Most of us would agree that talking is easier than writing. For one thing, most of us talk more often than we write—usually many times in the course of a single day—and so get more practice. For another, we get more help from people to whom we speak face to face than from those to whom we write. We see by their facial expressions whether or not listeners understand us, need more or less information, or are pleased with our words. Our own facial and body expressions help us communicate as well. Finally, our listening audiences tend to be more tolerant of the way we talk than our reading audiences are of the way we write: nobody sees my spelling or punctuation when I talk, and nobody calls me on the carpet when, in casual conversation, I miss an occasional noun-verb agreement or utter fragment sentences.

However, writing does certain things better than speaking. If you miswrite,you can always rewrite and catch your mistake before someone else notices it. If you need to develop a complex argument, writing affords you the time and space to do so. If you want your words to have the force of law, writing makes a permanent record to be reread and studied in your absence. And if you want to maintain a certain tone or coolness of demeanor, this can be accomplished more easily in writing than in face-to-face confrontations.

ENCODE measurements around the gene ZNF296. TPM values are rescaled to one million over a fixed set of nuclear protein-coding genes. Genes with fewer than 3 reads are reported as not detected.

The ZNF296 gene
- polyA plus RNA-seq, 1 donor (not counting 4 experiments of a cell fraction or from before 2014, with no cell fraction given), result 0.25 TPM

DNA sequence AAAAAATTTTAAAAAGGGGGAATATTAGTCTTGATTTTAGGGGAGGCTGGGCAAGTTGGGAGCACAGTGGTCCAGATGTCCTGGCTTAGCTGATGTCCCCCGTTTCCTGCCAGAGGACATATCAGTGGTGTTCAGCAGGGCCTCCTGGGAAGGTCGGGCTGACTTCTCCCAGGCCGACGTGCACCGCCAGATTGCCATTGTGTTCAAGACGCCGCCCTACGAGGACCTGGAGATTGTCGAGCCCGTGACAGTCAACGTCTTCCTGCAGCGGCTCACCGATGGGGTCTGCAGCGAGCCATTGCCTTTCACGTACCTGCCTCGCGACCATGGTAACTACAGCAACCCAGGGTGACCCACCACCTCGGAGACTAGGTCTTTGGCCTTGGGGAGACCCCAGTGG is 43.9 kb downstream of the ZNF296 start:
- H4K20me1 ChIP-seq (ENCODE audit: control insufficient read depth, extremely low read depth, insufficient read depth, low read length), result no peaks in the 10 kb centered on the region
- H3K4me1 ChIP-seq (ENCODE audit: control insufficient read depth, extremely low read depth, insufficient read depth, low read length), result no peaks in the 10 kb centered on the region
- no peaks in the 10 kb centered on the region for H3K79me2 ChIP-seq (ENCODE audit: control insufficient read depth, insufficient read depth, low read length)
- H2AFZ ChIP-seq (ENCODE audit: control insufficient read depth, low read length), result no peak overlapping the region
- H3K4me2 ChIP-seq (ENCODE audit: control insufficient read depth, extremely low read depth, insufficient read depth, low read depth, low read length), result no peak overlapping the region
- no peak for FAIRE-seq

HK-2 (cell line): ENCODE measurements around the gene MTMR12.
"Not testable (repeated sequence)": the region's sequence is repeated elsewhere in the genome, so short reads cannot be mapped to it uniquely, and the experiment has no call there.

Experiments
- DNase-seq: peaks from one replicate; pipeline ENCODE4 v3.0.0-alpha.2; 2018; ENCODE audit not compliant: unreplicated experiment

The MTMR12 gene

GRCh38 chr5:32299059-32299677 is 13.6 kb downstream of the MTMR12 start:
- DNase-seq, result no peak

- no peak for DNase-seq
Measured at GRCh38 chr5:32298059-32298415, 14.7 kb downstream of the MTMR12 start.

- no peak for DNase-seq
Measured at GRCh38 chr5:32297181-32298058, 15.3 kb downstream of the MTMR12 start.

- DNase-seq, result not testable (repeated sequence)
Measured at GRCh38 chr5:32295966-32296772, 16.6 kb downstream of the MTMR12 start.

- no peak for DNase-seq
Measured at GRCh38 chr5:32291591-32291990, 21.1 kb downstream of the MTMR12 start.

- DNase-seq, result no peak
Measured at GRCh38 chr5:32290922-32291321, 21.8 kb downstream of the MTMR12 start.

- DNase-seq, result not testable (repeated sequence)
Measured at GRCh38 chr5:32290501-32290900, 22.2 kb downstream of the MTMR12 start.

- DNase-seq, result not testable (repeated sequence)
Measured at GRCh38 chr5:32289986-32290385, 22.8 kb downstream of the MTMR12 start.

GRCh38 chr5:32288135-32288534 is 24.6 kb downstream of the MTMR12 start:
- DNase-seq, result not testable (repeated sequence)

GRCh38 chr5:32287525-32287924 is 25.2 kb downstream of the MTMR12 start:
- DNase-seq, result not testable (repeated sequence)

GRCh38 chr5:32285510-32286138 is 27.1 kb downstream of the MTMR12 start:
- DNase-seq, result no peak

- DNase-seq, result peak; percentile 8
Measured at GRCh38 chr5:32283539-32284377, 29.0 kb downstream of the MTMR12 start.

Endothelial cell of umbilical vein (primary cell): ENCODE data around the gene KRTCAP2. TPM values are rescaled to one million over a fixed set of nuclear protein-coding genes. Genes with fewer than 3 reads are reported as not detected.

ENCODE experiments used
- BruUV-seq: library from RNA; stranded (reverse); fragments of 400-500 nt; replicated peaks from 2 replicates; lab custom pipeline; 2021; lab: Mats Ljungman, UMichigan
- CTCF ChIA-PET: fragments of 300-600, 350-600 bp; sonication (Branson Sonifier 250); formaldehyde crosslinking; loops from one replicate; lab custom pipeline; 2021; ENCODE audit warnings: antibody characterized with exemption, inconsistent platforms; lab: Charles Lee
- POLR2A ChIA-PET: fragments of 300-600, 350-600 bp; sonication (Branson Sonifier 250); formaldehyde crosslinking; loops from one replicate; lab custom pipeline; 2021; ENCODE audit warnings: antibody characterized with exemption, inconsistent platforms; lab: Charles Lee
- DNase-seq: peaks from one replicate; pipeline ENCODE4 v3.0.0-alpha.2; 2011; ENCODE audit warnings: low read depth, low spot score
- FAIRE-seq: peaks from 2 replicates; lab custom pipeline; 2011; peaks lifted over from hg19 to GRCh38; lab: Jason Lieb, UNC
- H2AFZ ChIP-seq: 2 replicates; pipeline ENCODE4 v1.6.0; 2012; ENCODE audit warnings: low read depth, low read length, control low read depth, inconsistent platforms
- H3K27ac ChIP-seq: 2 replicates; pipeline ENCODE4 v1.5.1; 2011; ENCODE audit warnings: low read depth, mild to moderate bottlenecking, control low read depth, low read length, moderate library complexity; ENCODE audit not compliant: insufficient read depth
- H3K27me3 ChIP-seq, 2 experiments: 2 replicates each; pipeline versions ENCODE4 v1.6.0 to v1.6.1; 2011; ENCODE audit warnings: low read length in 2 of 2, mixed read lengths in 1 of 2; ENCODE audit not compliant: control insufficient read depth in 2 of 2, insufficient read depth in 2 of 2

Perhaps the greatest problem for writers, at least on the conscious level, concerns the audience who will read their writing: What do they already know? What will they be looking for? What are their biases, values, and assumptions? How can I make sure they understand me as I intend for them to? College instructors are the most common audience for college writing; they make the assignments and read and evaluate the results. Instructors make especially difficult audiences because they are experts in their subject and commonly know more about it than you do. Though you may also write for other audiences such as yourself or classmates, your primary college audience remains the instructor who made the assignment. The remainder of this chapter will examine the nature of the audiences for whom you most commonly write in academic settings.

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